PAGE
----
Rachael Fauss, senior policy advisor for Reinvent Albany, said the group’s new report, Ridership Down, supports the MTA’s case that it faces a fiscal cliff as federal aid runs out.

“The governor must deliver new dedicated funds in the fiscal 2023-24 executive budget to provide certainty as soon as possible to the MTA and transit riders,” she said in testimony before the MTA board Thursday. 

As of October, monthly subway, bus and light rail ridership remains at 65% of pre-pandemic 2019 levels, Fauss said, adding that McKinsey is projecting that ridership will reach only 80% of pre-COVID levels by the end of 2026.

“The MTA has lost about $200 million a month in farebox revenue compared to 2019 in 2022. Farebox revenue used to comprise 38% of the MTA budget in 2019, and it now makes up about a quarter, or 26%,” she said.

“Additionally, debt remains a huge cost and it has spiked to historic highs. It now makes up 21% of recurring operating funds, whereas in 2004, it was 11%,” she said.

Some of the report’s recommendations urge the MTA to publicly discuss its debt affordability statements and that the MTA should only use recurring revenues in its debt affordability metrics and not count federal emergency aid.

Getting riders to return to the city’s subways and buses — a key factor in bolstering the system’s long-term viability — will depend upon several factors both real and perceived, which include the rise in work-from-home and how safe people feel when riding on mass transit.

“Work from home is here to stay. It’s unclear how much of it is going to continue impacting on subway ridership. We’re doing everything in our power as MTA operators to make mass transit attractive,” Lieber said in an interview Monday on NY1’s Inside City Hall.

“We’re trying to run really good service; service has been really pretty good this year, and railroads had having service like they’ve never had before,” he said. “[We’re taking] the steps to make sure that people not only are safe, but that they feel safe. That’s why those announcements, where we’re letting people know that cops are on the platform if they’re having any concerns that if cops need to intervene, all those things are designed … to make mass transit more attractive over time.”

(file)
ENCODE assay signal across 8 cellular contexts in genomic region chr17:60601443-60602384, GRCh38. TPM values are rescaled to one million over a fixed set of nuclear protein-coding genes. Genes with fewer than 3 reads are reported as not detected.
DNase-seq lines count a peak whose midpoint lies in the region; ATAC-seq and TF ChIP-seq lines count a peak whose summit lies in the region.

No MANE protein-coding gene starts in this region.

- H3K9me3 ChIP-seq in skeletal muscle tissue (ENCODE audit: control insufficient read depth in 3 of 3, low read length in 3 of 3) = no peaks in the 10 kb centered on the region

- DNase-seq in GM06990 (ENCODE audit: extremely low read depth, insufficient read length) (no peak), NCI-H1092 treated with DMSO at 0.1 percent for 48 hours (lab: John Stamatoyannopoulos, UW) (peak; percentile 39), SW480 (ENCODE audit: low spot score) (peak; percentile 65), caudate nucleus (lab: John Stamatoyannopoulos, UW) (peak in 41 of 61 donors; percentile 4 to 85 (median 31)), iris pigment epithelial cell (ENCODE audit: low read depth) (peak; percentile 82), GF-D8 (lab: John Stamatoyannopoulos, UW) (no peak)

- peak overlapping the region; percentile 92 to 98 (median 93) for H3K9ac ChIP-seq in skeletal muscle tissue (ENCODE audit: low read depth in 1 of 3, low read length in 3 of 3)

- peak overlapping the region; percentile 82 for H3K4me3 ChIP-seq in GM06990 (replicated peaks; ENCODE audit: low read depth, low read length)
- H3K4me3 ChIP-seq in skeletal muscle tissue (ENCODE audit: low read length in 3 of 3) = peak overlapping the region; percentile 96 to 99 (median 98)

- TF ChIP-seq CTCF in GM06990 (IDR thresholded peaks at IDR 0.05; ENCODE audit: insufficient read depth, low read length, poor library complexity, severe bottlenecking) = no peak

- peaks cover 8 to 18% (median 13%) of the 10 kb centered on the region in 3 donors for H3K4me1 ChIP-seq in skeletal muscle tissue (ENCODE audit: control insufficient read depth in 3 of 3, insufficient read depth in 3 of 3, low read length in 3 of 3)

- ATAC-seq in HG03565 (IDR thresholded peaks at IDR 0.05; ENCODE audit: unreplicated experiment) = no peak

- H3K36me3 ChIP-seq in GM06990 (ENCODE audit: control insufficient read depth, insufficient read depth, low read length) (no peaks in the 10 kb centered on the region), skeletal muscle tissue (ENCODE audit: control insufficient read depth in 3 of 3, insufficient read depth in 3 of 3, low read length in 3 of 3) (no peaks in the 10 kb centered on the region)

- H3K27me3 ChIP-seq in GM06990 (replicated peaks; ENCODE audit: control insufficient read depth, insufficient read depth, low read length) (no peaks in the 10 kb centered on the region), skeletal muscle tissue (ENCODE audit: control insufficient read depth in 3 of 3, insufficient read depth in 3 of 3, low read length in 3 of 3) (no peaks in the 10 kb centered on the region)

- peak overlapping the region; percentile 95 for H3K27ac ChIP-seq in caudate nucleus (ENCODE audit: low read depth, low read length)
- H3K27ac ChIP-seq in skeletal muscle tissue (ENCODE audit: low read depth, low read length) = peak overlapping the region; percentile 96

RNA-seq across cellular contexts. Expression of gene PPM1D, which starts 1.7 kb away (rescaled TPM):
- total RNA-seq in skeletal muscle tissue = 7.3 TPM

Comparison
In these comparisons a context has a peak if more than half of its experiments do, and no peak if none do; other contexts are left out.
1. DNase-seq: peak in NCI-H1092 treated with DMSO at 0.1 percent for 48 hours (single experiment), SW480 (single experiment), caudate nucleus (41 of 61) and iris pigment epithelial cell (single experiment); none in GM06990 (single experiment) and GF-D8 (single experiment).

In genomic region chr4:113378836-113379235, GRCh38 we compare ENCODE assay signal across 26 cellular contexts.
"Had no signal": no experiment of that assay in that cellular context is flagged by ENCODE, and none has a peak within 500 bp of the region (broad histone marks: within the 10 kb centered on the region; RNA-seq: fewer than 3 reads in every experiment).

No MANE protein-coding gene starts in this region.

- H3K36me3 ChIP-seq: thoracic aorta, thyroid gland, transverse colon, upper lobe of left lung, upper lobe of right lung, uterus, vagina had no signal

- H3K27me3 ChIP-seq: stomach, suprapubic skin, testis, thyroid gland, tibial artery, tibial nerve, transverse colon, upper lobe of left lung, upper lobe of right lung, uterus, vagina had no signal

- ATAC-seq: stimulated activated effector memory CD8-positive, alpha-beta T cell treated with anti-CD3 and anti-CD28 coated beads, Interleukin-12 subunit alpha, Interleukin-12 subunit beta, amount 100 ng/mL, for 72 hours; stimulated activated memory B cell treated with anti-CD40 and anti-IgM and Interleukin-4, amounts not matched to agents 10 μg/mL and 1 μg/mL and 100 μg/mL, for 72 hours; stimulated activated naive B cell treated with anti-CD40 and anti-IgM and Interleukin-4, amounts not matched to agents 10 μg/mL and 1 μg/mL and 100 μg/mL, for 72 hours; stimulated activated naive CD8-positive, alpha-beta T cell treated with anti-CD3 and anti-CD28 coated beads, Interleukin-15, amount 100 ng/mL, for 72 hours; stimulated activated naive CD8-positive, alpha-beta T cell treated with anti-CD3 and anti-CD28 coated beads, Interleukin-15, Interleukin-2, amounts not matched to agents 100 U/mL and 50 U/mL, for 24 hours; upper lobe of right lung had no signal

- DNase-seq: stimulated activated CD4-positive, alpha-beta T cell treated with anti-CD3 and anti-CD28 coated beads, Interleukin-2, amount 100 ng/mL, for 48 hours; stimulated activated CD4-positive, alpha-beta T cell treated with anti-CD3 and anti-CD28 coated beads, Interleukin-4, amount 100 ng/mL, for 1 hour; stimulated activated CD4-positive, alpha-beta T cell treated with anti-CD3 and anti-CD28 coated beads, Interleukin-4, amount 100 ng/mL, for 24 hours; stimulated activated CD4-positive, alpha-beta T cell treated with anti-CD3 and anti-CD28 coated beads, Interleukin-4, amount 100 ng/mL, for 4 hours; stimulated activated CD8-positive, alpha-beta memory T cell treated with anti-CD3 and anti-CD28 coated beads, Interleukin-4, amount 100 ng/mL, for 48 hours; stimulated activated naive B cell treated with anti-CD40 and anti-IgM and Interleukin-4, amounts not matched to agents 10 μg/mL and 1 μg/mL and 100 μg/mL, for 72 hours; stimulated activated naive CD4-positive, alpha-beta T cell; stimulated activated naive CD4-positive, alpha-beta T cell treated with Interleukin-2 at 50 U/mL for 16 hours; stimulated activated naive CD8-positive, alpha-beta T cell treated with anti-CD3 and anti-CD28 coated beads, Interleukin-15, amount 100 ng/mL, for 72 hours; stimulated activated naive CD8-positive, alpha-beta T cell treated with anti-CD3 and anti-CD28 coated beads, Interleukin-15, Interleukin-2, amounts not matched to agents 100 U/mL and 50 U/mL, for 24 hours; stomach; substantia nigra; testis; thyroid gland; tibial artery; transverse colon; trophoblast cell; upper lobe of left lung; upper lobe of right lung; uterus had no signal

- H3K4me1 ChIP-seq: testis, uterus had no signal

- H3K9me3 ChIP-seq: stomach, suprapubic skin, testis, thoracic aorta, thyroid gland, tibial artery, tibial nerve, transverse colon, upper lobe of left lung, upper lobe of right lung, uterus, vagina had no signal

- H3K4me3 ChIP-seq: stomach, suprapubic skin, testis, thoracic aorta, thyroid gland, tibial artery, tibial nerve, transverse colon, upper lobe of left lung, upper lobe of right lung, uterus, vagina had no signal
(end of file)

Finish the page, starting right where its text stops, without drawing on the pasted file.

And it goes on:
The MTA is a state agency that Albany took over from the city in the 1960s. It runs the city’s subway, bus and commuter rail lines, seven toll bridges and two tunnels. Since 2011, it has sold about $43 billion of debt.

The MTA has about $24 billion of transportation revenue bonds outstanding. Its transportation revenue bonds are rated A3 by Moody’s Investors Service, BBB-plus by S&P Global Ratings, A-minus by Fitch Ratings and AA by Kroll Bond Rating Agency. Moody’s and S&P have stable outlooks on the credit while Fitch and Kroll maintain negative outlooks.

The Triborough Bridge and Tunnel Authority has almost $9 billion of debt outstanding. The TBTA’s senior lien general revenue resolution bonds are rated Aa3 by Moody’s AA-minus by S&P and Fitch and AA by Kroll. All four agencies assign a stable outlook.

Renae Reynolds, executive director of the non-profit Tri-State Transportation Campaign, said the state needs to step in and help the MTA now.

“The continued underfunding of the MTA has put the agency in a dire fiscal crisis. Without new revenue sources, fares will have to increase, services will be cut, and workers will be laid off,” she said. “While these measures will temporarily help close the MTA’s budget gap, they will also make it harder for working families and seniors to get around — and make our region less competitive economically.

“We’re calling on the governor and state lawmakers to immediately end the gas tax holiday and implement new dedicated funding sources for the MTA,” she said. “This is not a problem that can be resolved overnight, but Gov. Kathy Hochul and state leaders have failed to enact any meaningful solutions.”

The state may well have to be part of the solution to fix the MTA, Rein said.

“But nobody should casually believe that the state has money to divert from other programs to fill the MTA’s gap,” he said. “Nor should they believe that raising New York’s already highest-in-the-nation’s taxes isn’t a risk to our tax base and economy. Any increase in taxes needs to carefully consider the tradeoffs.”

Still in the works for the MTA is a congestion pricing program to toll traffic entering lower Manhattan, perhaps by the end of 2023, to support capital programs. In October, State Controller Thomas DiNapoli warned against diverting that revenue to the operating budget.

The MTA Board will meet on Dec. 21 to consider and approve the final budget for 2023.